This sad lack of quality and quantity of contact with foreign natives does leave the lone translator, often working alone at home, in a rather difficult situation and under a great deal of pressure when required to produce work that is ‘native’. One could compare language teaching to a bar in a village, where the villagers rarely venture forth beyond their borders, never tasting what the world has to offer, yet with no specific training attempting to deduce the world from an advertising card depicting a scantily clad lady, with the final two packets of peanuts still obscuring our vision.

My new booklet on the Lublin region!

Kazi 04 water boatman

As I write this I am about half way through proofing a new project – a booklet about this region of Poland based on about a dozen of my images and the kind of things that interest me about the region and which actually led to me creating the images.

I want to produce an alternative to the rather boringly similar other guides I have seen, and I have seen many, something that talks about stuff one does not need some qualification in the history or architecture to appreciate. Basically, I tie together a series of reminiscences to form a kind of story, introducing a little bit of many things to make the region more understandable, to have a bit more depth.

Anyway, here is a sample:

The Wisła River, or Vistula as we know it, forms the western border of the Lublin province, and has a number of bridges and ferries operating along its length. Rivers have always been some of the most awkward things to pass when we wish to travel on land as they are not something that we can simply go round. The particular ferry route we chose is quite ancient, lying as it does on the trade route between Krakow and Lublin, at the popular small town of Kazimierz Dolny. On this occasion we had intended on using the car ferry, but were thwarted by water too shallow for anything but a passenger boat to traverse. While this latter style of boat is today made of glass fiber, its general design is pretty much the same as the wooden boats that have long been used on local lakes and rivers.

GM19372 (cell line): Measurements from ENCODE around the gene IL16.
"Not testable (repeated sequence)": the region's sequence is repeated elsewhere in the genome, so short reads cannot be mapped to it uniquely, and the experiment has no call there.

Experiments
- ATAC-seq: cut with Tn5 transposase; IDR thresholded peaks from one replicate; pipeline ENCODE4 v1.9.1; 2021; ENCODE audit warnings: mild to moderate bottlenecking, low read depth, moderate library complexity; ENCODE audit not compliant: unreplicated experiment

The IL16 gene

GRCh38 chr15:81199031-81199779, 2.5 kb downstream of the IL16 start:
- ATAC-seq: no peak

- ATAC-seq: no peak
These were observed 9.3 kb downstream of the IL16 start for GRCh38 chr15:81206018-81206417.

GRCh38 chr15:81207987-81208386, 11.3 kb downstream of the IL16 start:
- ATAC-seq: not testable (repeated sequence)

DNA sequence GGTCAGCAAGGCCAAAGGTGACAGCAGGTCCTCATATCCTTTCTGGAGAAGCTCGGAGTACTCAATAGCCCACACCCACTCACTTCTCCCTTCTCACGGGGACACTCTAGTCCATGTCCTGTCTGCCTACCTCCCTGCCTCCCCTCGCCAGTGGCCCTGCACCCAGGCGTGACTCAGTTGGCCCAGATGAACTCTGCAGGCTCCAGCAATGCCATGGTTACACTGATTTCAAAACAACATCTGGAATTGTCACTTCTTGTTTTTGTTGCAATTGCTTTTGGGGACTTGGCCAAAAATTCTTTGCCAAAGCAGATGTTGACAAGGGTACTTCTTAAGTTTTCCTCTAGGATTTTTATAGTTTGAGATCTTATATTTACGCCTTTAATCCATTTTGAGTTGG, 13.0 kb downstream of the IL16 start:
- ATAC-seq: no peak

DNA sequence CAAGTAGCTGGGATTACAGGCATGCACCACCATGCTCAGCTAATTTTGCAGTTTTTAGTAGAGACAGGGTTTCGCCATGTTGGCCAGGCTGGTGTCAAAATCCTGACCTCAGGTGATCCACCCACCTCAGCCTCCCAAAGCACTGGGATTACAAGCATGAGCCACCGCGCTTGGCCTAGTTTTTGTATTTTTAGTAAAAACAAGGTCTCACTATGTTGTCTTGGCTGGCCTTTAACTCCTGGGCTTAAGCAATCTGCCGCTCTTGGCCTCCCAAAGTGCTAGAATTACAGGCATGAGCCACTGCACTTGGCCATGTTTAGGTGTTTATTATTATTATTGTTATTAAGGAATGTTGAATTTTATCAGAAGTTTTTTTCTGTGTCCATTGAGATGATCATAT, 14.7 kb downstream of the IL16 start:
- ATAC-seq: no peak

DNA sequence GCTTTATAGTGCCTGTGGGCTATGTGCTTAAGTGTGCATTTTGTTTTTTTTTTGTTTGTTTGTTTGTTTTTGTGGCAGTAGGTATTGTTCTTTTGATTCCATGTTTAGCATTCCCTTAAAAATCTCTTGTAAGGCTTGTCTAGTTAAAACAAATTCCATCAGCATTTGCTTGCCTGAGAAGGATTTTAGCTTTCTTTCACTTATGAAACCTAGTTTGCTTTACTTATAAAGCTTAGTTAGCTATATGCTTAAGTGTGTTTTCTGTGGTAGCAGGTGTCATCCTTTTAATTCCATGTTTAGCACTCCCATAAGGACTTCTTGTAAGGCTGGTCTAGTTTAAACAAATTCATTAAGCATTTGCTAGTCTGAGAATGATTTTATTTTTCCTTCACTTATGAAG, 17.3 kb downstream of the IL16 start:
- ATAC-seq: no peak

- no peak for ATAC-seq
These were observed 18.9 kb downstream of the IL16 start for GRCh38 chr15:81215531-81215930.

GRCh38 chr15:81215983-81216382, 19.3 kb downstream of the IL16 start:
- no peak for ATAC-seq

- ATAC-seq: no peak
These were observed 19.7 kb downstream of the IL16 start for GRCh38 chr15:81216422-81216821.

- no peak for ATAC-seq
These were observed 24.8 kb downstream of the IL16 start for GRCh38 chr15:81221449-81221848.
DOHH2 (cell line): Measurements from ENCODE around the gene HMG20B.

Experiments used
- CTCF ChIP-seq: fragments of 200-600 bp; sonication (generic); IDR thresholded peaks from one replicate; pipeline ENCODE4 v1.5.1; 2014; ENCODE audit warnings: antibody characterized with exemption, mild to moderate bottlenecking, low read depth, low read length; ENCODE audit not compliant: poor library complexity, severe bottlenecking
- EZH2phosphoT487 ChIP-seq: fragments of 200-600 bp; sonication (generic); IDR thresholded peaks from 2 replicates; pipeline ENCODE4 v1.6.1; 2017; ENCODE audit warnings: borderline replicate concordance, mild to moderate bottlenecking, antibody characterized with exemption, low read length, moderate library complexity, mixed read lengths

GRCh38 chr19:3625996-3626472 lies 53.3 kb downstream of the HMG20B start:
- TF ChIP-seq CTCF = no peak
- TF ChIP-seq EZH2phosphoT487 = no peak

I plan to publish it as an ebook, so it is available anywhere for very little money. I am sure I shall make some mistakes along the way, but it feels good to be doing something a little different.


The Beers I Failed to Purchase

The Beers I Failed to Purchase. I regret many things, but mostly those things I was too afraid to do, rather than the things I could not or forgot to do.

The Beers I Failed to Purchase


The other week I wrote a post about how shyness led me to being more innovative, this time I would like to focus more on how it affects the rest of my life. It is a sad truth that there is much I have failed to purchase through a fear of engaging with shop staff, and while this has undoubtedly saved me much cash from casual spending, leaving me a richer man financially, it has meant that I have sacrificed a lot of the pleasure that I could have afforded myself. And now, I fear, I recognize that I am far from being alone in the debilitating world of mine.

If I staggered out of a bar every morning, drunk, at some point someone would likely point me in the direction of some kind of rehabilitation group, once and if I could admit that there was a problem. To think, I could have been a hardened or dead criminal by now, stealing money to pay for my next session and, maybe, laundry.  find it interesting that it is so easy to see the positive side of the way that I am now, and that, I fear, is also part of the problem.